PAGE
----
Tuesday, November 3, 2009

One Work of Shakespeare - Abridged!

Lesson of the Day: Romeo & Juliet, charades (here the most heterogeneous ideas are yoked by violence together)
Video of the Day: Taylor Swift's "Love Story"
Idiom(s) of the Day: "outskirts of town," "on the nose," "flashback"

The lesson:
I passed back their work from yesterday, and we went over some common errors. Then I prefaced the video with some info on Taylor Swift, and passed out a sheet with the lyrics on it. We watched the video, and I asked them to compare the story from the video with the story of Shakespeare's Romeo and Juliet (the song includes the lyrics "you were Romeo, I was a scarlet letter / And my daddy said "stay away from Juliet"). I asked them to think about other examples of tv shows, books, or movies that use the story of a young couple whose parents try to stop them from being together, and they came up with a few. That was pretty much it for my transition into charades - it was rough, but it worked in class.

I explained how to play charades, and for my second and third classes, I wrote on the board
1. What Kind?
2. How Many Words?
3. "Sounds Like" or "Whole Idea"?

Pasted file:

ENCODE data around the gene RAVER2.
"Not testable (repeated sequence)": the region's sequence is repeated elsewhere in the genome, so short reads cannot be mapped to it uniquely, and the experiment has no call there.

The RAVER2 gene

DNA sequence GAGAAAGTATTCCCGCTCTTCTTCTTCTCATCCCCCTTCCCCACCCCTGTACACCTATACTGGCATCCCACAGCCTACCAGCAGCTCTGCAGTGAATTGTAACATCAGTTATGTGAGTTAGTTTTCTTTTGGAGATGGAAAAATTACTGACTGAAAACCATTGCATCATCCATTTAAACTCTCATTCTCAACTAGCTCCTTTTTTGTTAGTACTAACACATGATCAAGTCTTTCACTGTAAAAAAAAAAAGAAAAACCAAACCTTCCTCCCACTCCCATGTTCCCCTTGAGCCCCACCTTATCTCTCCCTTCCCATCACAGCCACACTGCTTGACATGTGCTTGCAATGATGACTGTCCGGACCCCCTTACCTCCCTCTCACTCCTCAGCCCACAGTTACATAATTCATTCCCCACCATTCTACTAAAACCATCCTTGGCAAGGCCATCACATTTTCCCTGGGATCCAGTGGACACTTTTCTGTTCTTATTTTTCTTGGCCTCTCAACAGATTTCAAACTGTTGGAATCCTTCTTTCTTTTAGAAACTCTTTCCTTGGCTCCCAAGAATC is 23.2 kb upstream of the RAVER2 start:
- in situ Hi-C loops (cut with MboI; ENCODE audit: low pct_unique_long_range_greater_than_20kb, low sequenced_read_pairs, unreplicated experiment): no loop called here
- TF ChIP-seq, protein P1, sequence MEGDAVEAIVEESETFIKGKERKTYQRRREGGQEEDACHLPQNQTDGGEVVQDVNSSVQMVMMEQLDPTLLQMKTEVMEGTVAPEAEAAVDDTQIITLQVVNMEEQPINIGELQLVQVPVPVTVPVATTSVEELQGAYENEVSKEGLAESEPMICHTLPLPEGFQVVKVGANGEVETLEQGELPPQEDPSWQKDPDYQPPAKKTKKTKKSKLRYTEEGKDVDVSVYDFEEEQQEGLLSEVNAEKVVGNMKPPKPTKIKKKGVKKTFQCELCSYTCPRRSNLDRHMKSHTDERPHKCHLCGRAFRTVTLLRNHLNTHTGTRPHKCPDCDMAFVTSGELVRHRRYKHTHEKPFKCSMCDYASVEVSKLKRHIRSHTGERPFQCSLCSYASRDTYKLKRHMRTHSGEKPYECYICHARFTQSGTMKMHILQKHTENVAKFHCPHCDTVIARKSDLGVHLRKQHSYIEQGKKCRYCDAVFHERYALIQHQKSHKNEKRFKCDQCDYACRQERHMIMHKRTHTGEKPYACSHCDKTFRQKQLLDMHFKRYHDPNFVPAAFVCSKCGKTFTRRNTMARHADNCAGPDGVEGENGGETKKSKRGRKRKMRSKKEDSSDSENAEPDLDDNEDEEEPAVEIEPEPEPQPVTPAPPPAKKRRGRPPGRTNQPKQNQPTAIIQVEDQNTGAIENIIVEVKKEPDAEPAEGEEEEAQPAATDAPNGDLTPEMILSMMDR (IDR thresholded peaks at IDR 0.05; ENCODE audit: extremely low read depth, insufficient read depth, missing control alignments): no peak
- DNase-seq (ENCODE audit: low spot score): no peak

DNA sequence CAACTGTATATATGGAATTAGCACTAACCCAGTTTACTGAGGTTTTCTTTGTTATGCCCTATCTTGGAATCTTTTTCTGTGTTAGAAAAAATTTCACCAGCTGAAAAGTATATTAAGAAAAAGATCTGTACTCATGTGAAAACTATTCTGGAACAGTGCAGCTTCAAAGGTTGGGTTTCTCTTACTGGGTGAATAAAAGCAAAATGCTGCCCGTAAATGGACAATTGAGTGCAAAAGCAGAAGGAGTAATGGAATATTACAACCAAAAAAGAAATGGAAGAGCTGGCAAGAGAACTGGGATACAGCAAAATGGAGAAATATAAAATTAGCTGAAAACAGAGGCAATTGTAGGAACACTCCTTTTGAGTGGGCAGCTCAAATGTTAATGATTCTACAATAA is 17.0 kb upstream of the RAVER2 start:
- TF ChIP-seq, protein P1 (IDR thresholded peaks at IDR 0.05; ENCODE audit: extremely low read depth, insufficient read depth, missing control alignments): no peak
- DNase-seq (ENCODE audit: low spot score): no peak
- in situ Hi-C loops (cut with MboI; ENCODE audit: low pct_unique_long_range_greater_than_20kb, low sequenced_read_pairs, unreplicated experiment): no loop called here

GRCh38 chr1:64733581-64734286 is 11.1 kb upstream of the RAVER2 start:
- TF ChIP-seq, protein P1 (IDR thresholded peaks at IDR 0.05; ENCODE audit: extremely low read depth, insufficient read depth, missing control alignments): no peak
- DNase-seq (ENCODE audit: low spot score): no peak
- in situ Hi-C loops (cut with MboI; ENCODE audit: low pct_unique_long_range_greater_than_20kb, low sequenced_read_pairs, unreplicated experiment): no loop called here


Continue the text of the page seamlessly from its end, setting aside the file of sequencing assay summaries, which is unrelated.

since some kids from my first class actually just stood there for a full minute and a half.

I let the kids from whichever team wasn't acting/guessing at the moment use my iPod to time the opposing team. They took turns, and almost everyone cradled it in two hands, with complete reverence, as though I'd told them to guard a baby bird with a broken wing. It was super cute.

Some kids were absolute machines. One kid got his team to guess 6 things in a minute and a half, which is NOT EASY to do with foreign media. One thing I didn't expect was when the kids would convey video games not by acting out the title or what the title sounds like, but by mimicking what game play looks like. The best example of this was Starcraft, which I gleaned from the kids motions is played with one hand on a mouse and the other on the keyboard. My other favorite was when a really shy kid crouched down on the floor and walked jerkily sideways, then mimed eating something, and grew - and the previously restrained class of 20 fairly screamed "SUPERMARIO!"

At the end of each class, I asked them if they'd like to play again. All of the classes, even 2-1, which seemed to be fuzzy on gameplay for most of the class time, answered with an enthusiastic yes. So sometime after interviews, maybe in December, I'll probably incorporate some variation of Charades.

Overall? Not my best lesson, but not a bad lesson. Success, but not of the fist-pumping variety.

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